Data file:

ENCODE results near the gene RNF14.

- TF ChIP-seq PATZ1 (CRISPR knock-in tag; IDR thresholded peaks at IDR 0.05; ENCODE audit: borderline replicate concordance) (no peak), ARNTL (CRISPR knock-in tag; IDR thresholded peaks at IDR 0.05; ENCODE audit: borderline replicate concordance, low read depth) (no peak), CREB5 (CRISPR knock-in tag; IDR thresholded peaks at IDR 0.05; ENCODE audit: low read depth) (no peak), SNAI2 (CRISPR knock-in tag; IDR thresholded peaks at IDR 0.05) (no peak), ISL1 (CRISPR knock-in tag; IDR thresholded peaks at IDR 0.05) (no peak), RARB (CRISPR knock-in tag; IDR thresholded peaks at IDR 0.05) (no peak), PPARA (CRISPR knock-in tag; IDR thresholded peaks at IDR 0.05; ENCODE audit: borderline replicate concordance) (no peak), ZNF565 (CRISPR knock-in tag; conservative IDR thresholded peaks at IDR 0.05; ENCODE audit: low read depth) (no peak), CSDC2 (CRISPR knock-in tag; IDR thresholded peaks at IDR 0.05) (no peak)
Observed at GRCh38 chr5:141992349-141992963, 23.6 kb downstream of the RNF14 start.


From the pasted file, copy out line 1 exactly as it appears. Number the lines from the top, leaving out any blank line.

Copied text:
ENCODE results near the gene RNF14.